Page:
The After Death Chronicles: True Stories of Comfort, Guidance, and Wisdom from Beyond the Veil. To be released October 6, 2017. Watch for pre-ordering in July.
www.anniemattingley.com

A Chair for the Dead

An odd little chair used to sit in the corner of my weaving studio, more in the way than useful. I can’t recall how it came to be ours, but someone had cut down its legs so most people found it way too low, though it fit my five-foot frame perfectly.

When I read about the practice of placing an old chair in the yard as an invitation to include a deceased family member in our ongoing lives, I took this chair out near our picnic table for my deceased daughter Randi. Later I moved it away from easy view under the shade of a huge juniper tree. The next summer I sat beside it often as I wrote. Somehow it was solace just to be near that chair.

The backstory of this practice began in the 19th century, post-Civil War southern United States where African-Americans, many of them former slaves or their descendants, had a long history of suppression of their cultural and artistic expressions. Not to be restrained, they found a way to create art in their yards from cast-off objects that appeared, to outsiders, to be just plain old junk.

This junk has hidden meanings encoded into it like a secret language and yard art is often used to commemorate beloveds who have died. What looks like only a wrecked pedal sewing machine rusting away in the rain, to the family honors their grandmother. An assemblage of broken-handled shovels and rakes, a blackened wrench, half a pair of pliers lying about in an apparently random pile may have been carefully arranged as a memorial to a hardworking father.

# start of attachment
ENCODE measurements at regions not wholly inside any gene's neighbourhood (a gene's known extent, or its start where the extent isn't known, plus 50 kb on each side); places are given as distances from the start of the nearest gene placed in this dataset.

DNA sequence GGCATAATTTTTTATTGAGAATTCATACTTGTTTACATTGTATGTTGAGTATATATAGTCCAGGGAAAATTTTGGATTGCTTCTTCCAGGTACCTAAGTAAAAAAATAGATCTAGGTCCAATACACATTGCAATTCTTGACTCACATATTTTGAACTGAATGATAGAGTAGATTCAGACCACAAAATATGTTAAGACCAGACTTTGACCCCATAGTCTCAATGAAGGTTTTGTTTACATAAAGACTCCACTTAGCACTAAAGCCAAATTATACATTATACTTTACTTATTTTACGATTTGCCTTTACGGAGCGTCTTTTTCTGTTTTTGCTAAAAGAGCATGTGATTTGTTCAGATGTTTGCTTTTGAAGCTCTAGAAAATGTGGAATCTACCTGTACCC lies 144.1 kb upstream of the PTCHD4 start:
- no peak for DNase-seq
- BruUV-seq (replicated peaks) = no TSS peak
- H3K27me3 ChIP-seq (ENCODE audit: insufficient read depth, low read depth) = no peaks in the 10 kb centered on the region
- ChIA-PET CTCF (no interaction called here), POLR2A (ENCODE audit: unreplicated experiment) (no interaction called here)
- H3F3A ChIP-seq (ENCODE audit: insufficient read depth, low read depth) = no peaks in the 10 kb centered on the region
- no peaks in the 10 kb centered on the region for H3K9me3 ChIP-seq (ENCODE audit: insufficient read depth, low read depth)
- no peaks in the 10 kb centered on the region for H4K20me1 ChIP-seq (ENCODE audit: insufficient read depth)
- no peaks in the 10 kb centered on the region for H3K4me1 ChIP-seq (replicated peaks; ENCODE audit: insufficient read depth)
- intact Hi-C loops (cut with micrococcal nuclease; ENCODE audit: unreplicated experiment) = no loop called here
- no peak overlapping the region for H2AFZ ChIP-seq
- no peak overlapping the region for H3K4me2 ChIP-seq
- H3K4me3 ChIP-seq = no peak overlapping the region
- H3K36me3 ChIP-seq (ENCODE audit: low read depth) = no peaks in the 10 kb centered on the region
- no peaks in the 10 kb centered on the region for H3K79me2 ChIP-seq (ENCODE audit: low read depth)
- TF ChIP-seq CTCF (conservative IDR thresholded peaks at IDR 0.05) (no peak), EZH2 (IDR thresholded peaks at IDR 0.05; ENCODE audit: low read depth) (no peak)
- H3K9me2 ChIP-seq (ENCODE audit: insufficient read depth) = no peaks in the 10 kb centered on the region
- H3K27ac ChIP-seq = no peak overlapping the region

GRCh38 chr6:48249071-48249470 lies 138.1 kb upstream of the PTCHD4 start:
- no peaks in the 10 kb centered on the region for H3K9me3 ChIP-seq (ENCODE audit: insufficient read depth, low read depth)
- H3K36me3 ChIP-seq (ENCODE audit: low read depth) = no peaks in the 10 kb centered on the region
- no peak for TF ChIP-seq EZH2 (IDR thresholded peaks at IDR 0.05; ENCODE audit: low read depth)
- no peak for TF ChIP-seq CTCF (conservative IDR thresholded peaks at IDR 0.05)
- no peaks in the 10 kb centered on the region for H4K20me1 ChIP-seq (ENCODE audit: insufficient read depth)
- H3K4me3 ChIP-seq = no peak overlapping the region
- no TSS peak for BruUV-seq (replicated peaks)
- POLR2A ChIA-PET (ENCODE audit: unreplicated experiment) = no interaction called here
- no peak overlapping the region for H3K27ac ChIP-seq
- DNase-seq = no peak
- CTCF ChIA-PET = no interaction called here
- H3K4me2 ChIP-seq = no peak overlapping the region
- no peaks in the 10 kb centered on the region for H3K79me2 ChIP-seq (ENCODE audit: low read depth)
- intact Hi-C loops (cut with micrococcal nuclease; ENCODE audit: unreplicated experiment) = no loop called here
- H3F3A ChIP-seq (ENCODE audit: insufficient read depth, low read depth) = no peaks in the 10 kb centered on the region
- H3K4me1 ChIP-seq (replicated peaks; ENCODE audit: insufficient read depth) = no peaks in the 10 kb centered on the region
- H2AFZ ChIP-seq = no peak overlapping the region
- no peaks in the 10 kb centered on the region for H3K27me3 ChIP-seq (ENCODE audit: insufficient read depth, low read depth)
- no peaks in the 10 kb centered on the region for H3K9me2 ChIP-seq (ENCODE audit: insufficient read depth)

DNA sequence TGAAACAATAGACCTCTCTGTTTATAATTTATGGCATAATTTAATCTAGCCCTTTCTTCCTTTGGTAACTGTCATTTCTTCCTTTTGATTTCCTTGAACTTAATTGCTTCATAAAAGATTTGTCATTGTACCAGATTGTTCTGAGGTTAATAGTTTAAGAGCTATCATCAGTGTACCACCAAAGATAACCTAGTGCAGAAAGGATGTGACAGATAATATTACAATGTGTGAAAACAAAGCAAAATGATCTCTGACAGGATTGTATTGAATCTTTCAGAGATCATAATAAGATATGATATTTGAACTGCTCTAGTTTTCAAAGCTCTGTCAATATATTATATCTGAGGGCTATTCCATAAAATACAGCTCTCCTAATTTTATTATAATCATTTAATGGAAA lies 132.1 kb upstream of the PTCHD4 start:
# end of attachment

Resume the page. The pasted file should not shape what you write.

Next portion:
And a chair, with its cane seat sagging or broken rungs or wobbly legs, is an invitation to a beloved’s spirit that says, “You are welcome here. We love you. We still heed your words and your wisdom.”

Nestled up against our latilla fence, Randi’s chair could be seen from half my house. I worried that someone might sit in it, though no one ever did. It stayed there for a year, until I felt called to move it further away. I wondered if I was putting it in the shade to protect my daughter’s fair skin, as if that could matter to her anymore. Now I can’t see the chair without deliberately visiting it, which I did frequently at first and seldom do anymore. I’ve noticed its paint is peeling. This all seems to reflect the evolution of my grieving from a constant and pressing awareness to a more occasional one.

I like the secrecy of the language hidden within this chair. I like that no one asks why it’s there, that it’s simultaneously public and quite private. It holds another layer of secret meaning as well. Because of its African-American roots it honors the multi-racial mix of our family. I am Caucasian, as was my daughter. This chair commemorates her choice to partner with an African-American man and the mixed-race arm of our family line they began together.

If you have ever driven through the southwestern United States you may have seen small white crosses along the highways. Some are elaborately decorated. Some have names or dates painted on them. These crosses are called descansos (descanso means “rest” in Spanish). Each one commemorates someone who has died in an automobile accident, yet another way of honoring the memory of the dead. It is touching to drive by as families gather to refurbish these crosses or to add a circle of stones.

We humans want and need to maintain connection with and to honor those who have died. My personal experiences and the research for my book show me that the dead also want to keep in contact with us. Whether we put an old rocking chair in the yard or a small pebble by our apartment door or a descanso by the road, any of these can help to keep the connection with a dead beloved strong.

The After Death Chronicles: True Stories of Comfort, Guidance, and Wisdom from Beyond the Veil. To be released October 6, 2017. Watch for pre-ordering in July. www.anniemattingley.com